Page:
Their language, known as muyskkubun, was spoken in present-day Colombia until 1770, when the king Charles III of Spain banned the use of indigenous languages in America. Fortunately, a few grammars have survived and many words were absorbed into Colombian Spanish. Nowadays, some communities claiming direct descendant of the Muisca people (in towns such as Suba and Bosa in Bogotá Capital district, and in neighbouring municipalities such as Cota, Chía, or Sesquilé) attempt to promote muyskkubun language use.

Muisca or Chibcha Culture
Chroniclers’ accounts of the Spanish conquest mention that the rivalries between the zipa and the zaque were taken advance by the Spaniards as they conquered the territory of the Muisca people, which became part of the region called New Kingdom of Granada (an area corresponding mainly to modern Colombia and parts of Venezuela). It is said that some of those conquerors, such as Gonzalo Jiménez de Quesada, Sebastián de Belalcázar and Nicolás de Federmann, interested in locating El Dorado, discovered the fertile plains of Cundinamarca and Boyacá, where they encountered the Muiscas in 1537.
The reaction of the chief leaders and the people did little to change the destiny of the Confederation after the Spaniards had killed the last Muisca sovereigns, Sagipa and Aquiminzaque. In 1542 the last resistance was finally put down and survivors were kept and obligated to work the land for the Spaniards in what were called “encomiendas”.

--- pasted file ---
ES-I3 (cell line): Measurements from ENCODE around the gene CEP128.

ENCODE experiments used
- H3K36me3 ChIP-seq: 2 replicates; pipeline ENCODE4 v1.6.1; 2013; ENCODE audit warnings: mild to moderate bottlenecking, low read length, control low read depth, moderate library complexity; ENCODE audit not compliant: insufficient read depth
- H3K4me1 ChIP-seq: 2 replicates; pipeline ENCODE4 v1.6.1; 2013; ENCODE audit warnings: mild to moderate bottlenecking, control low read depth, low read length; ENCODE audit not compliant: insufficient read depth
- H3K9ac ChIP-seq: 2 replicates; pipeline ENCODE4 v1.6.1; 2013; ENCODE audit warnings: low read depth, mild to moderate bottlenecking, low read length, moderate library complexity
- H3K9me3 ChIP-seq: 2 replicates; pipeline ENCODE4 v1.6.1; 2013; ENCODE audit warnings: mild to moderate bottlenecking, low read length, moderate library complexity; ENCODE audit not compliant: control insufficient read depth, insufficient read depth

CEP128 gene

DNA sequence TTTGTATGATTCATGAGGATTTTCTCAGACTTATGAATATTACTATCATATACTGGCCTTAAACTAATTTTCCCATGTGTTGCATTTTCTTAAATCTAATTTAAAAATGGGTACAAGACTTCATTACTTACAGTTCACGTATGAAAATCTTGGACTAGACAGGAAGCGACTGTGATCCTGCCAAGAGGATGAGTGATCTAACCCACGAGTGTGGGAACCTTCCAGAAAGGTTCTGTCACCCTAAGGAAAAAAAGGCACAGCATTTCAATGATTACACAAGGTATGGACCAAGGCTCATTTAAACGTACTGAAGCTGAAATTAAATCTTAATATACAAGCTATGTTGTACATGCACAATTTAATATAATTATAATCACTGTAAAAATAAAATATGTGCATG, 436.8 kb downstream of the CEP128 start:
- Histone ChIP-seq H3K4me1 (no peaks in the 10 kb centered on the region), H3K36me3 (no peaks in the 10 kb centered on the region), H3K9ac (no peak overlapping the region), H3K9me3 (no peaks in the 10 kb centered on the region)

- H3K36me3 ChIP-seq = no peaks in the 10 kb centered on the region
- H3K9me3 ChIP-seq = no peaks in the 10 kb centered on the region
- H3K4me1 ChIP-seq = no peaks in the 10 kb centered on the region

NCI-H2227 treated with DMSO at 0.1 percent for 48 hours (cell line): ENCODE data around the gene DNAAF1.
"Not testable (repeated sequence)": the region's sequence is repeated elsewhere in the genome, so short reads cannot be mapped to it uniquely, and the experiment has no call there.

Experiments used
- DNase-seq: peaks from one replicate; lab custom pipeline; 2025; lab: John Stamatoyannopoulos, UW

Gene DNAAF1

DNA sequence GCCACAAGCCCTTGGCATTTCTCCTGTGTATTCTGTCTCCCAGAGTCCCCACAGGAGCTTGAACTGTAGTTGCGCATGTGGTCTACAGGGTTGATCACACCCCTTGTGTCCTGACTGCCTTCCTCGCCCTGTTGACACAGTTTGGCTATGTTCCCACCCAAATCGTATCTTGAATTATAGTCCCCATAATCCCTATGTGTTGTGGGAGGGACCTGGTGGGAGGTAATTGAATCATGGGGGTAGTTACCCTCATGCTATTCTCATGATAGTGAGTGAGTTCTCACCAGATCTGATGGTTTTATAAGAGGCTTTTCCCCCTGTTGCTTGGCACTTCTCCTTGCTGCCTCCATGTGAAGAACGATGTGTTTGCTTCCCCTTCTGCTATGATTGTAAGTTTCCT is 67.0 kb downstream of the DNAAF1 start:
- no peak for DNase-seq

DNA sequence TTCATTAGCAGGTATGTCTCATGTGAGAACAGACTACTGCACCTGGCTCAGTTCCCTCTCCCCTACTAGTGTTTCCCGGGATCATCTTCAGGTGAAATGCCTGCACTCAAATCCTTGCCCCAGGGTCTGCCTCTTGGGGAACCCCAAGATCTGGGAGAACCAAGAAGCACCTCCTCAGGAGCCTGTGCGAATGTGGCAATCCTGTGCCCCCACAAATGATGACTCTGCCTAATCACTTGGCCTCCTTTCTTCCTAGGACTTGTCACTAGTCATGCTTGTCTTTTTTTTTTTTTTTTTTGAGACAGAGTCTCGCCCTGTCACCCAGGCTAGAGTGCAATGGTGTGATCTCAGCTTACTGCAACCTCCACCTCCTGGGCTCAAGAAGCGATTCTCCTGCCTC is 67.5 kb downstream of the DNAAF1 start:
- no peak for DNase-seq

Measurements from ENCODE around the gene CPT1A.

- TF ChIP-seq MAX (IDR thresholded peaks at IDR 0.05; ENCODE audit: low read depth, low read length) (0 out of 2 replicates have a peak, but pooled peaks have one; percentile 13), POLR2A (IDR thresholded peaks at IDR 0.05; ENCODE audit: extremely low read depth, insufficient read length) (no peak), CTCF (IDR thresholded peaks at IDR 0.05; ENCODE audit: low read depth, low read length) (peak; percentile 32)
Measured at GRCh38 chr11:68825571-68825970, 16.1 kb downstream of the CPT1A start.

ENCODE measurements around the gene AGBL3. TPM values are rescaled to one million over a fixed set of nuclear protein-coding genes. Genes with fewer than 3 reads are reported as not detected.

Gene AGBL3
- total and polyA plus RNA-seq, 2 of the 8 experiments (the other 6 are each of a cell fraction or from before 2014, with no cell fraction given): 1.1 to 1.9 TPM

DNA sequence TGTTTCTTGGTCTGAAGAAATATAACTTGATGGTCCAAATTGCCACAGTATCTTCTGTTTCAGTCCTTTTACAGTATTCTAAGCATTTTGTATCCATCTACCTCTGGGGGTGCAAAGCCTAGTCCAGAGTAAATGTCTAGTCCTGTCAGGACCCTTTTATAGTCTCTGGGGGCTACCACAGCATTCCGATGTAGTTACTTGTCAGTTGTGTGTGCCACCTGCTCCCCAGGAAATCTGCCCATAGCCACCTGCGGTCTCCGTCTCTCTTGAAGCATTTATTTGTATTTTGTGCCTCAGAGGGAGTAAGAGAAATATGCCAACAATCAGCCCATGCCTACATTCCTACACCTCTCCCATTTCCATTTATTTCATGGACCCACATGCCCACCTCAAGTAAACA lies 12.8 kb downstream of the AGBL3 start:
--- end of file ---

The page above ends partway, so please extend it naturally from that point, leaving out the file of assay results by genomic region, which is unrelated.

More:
Since 1989, after centuries of acculturation pressure, discrimination and cultural adjustment (they could neither speak their language, nor had they the right to their lands), a process of reconstruction of the indigenous cabildos (councils) is taking place alongside with the “revitalization” of their ancient culture (or, at least, of the little that remains).
The legacy of this pre-Hispanic society is much broader than the small fraction claimed by their direct descendants. From legends such as El Dorado, to heroes like Bochica, and from the stunning motifs that embellish their blankets and jewellery to the words and expressions in muyskkubun, the influence of the Muisca culture in Andean Colombia was and is still remarkable.

Picture 01 | Picture 02 | Picture 03 | Picture 04 | Picture 05

History of Colombia, in Wikipedia.
Muisca Confederation, in Wikipedia [es].
Muisca people, in Wikipedia.
Nemequene’s Code, in Wikipedia [es].
Muisca mythology, in Wikipedia.
Chibcha language, in Wikipedia.
Muisca people [es].
The Muiscas [es].
Book “Así éramos los Muiscas” (What the Muiscas were like), in Digital Library “Luis Ángel Arango” [es].

Picture 01. Chibcha pottery.
Picture 02. Muisca handicraft works in gold 01.
Picture 03. Muisca handicraft works in gold 02.

Video 01. Myths and legends of Colombia: The Muiscas [es].
Video 02. The habits and customs of the Muiscas [es].